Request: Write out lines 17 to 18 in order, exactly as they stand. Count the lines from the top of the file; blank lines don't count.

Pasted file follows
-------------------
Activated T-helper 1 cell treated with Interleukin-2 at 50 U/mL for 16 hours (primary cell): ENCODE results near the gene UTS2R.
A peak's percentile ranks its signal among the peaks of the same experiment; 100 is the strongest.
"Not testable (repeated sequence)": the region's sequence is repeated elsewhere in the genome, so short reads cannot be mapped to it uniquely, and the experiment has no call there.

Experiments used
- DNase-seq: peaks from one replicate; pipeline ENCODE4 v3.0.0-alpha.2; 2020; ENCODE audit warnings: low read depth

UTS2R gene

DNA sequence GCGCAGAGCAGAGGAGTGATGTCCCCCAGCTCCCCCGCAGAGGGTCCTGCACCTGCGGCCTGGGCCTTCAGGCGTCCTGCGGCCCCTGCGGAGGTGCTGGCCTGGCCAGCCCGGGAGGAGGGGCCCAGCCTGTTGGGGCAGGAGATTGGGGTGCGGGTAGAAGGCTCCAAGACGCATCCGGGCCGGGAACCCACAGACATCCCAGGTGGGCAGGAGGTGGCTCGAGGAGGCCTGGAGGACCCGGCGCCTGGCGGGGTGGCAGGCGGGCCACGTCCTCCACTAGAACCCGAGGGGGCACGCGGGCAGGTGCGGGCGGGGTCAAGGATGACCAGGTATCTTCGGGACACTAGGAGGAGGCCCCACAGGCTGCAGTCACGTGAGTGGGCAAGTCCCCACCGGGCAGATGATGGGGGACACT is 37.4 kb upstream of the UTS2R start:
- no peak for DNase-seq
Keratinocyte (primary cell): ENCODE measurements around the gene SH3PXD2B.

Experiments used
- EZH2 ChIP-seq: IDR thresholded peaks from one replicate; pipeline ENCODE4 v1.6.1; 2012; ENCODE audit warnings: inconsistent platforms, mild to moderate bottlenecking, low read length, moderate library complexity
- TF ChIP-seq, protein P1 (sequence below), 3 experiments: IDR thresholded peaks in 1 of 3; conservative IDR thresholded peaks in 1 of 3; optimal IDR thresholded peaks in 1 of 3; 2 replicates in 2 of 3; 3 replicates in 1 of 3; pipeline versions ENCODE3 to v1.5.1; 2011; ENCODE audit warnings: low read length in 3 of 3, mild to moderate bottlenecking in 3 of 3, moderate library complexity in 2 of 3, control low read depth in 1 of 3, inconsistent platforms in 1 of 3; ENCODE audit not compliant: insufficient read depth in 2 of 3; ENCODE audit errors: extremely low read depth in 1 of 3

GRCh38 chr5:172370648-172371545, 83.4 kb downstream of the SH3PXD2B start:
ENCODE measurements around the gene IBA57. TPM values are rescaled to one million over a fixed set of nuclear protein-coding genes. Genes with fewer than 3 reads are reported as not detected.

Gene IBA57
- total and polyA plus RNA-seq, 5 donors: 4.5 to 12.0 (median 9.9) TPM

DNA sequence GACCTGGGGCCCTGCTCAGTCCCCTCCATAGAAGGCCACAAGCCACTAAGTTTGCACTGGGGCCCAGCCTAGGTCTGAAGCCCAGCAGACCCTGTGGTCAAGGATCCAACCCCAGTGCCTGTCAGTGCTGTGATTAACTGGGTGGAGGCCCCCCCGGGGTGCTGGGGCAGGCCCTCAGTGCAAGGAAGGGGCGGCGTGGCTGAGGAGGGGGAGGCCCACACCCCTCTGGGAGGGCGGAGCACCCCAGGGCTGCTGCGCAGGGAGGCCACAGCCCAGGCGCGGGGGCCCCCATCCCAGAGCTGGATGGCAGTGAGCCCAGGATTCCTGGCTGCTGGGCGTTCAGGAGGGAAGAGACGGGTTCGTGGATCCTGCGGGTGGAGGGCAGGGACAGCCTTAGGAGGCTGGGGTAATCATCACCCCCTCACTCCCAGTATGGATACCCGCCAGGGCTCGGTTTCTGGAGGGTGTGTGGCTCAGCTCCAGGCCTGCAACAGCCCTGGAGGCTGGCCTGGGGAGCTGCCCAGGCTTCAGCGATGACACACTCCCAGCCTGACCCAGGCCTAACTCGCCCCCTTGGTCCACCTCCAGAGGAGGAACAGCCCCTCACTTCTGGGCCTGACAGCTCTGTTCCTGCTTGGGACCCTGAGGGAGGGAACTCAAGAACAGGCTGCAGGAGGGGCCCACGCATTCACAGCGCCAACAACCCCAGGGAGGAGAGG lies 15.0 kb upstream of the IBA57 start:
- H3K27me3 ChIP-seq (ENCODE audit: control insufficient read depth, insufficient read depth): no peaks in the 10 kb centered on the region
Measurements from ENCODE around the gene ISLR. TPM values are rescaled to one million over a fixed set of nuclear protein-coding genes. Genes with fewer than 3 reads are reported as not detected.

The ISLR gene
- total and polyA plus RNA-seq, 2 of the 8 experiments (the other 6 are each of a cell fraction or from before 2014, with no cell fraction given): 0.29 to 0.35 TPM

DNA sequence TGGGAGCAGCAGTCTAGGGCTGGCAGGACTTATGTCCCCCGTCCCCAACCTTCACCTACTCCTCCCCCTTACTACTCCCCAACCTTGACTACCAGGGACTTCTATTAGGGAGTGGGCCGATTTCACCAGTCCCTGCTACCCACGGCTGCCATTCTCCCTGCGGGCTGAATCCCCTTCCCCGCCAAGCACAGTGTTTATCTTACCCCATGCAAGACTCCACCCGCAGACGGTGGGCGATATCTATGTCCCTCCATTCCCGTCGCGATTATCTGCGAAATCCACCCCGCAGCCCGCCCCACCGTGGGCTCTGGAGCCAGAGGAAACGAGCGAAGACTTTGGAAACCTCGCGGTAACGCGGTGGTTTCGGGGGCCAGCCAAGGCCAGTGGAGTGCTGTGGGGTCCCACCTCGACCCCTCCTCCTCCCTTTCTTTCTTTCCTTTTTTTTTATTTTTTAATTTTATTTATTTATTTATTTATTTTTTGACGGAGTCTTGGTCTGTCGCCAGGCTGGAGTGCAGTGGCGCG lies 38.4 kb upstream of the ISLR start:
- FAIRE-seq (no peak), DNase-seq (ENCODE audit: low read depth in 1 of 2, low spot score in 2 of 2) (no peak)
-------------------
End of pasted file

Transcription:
DNA sequence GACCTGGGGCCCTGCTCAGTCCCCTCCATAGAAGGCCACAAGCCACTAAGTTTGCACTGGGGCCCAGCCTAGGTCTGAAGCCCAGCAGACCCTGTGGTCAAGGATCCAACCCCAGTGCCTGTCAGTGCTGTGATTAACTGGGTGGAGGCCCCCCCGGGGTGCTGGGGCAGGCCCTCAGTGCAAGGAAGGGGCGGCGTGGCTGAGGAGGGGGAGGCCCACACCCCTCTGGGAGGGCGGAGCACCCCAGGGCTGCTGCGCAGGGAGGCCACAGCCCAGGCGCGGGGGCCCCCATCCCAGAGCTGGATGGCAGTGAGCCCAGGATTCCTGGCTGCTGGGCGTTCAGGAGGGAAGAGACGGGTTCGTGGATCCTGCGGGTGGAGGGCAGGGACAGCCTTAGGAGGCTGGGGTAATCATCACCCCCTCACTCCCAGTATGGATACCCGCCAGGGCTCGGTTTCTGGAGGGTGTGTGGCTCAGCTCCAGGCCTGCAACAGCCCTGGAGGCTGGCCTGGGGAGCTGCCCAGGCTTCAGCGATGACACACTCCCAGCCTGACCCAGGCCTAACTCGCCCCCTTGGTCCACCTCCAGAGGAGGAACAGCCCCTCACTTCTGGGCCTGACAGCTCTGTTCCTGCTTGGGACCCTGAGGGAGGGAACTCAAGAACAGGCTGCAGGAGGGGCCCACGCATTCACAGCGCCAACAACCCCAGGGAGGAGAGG lies 15.0 kb upstream of the IBA57 start:
- H3K27me3 ChIP-seq (ENCODE audit: control insufficient read depth, insufficient read depth): no peaks in the 10 kb centered on the region